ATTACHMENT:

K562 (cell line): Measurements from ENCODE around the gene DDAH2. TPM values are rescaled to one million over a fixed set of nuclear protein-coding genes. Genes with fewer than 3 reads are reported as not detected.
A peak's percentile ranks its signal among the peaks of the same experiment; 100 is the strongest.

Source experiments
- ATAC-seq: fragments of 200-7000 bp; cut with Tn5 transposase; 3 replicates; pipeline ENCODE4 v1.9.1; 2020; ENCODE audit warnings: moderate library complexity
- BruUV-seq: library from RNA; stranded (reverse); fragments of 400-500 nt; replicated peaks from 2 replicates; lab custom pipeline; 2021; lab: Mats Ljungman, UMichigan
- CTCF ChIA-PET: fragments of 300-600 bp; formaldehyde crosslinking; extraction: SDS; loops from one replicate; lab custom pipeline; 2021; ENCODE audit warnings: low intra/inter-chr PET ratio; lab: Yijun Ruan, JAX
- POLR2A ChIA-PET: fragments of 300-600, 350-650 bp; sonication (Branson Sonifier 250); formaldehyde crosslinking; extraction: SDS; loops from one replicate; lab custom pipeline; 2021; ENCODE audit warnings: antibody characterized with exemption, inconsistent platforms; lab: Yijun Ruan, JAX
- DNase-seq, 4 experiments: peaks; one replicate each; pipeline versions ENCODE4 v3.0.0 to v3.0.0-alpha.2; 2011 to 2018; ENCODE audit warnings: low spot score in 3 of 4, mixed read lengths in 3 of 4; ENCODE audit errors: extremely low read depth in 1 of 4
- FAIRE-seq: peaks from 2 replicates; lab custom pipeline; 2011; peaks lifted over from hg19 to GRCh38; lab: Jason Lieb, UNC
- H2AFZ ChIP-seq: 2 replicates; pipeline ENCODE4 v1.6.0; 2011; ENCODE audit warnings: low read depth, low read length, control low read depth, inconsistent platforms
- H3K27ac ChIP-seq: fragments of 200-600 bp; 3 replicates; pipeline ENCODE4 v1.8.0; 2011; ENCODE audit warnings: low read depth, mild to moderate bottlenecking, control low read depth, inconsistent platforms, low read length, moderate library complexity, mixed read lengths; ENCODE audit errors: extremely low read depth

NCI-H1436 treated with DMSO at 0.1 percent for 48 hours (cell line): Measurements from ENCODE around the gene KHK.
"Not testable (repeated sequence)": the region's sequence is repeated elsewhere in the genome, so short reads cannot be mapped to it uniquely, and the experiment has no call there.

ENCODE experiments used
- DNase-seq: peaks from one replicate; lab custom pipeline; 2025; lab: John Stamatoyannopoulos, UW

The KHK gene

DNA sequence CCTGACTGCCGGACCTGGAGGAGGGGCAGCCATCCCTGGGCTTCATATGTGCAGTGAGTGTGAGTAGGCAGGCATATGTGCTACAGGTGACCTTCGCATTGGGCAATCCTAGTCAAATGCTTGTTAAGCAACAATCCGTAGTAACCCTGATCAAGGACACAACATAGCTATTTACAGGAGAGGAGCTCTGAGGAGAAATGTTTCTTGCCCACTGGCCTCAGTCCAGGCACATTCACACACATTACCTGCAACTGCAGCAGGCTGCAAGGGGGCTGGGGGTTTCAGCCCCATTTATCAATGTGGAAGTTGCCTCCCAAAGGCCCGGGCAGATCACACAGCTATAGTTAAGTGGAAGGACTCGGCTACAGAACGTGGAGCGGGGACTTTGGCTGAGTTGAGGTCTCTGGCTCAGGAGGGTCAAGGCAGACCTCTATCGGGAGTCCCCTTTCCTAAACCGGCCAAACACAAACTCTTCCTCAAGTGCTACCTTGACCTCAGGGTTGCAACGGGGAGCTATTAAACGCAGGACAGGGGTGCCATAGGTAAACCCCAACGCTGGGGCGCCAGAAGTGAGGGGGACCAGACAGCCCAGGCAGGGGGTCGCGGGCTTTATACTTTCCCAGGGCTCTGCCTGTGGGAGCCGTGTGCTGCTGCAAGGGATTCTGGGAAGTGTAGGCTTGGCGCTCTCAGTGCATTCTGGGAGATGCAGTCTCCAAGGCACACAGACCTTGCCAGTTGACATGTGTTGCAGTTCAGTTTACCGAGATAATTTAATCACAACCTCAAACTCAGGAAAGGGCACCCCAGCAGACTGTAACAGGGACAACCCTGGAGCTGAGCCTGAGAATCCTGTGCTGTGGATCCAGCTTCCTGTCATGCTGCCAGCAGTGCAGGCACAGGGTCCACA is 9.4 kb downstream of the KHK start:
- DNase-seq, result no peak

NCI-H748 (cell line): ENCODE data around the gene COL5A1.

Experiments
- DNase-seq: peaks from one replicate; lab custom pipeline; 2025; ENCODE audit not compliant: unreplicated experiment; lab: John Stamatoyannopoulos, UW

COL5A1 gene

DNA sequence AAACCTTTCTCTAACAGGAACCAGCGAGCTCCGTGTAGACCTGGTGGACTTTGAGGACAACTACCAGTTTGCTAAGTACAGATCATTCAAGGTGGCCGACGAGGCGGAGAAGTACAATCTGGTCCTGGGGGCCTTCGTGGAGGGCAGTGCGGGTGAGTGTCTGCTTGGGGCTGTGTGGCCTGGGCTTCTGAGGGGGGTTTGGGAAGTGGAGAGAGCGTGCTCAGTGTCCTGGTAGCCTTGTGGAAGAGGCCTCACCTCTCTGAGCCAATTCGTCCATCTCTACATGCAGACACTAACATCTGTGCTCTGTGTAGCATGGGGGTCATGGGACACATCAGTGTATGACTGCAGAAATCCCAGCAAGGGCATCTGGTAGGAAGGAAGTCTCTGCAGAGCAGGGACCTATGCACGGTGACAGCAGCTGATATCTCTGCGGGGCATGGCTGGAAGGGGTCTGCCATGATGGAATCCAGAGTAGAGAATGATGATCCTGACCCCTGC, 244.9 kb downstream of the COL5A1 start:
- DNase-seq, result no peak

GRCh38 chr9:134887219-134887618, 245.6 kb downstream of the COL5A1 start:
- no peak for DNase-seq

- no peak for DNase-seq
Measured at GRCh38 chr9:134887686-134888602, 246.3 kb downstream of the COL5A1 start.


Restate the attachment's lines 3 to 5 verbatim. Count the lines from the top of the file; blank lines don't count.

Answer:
Source experiments
- ATAC-seq: fragments of 200-7000 bp; cut with Tn5 transposase; 3 replicates; pipeline ENCODE4 v1.9.1; 2020; ENCODE audit warnings: moderate library complexity
- BruUV-seq: library from RNA; stranded (reverse); fragments of 400-500 nt; replicated peaks from 2 replicates; lab custom pipeline; 2021; lab: Mats Ljungman, UMichigan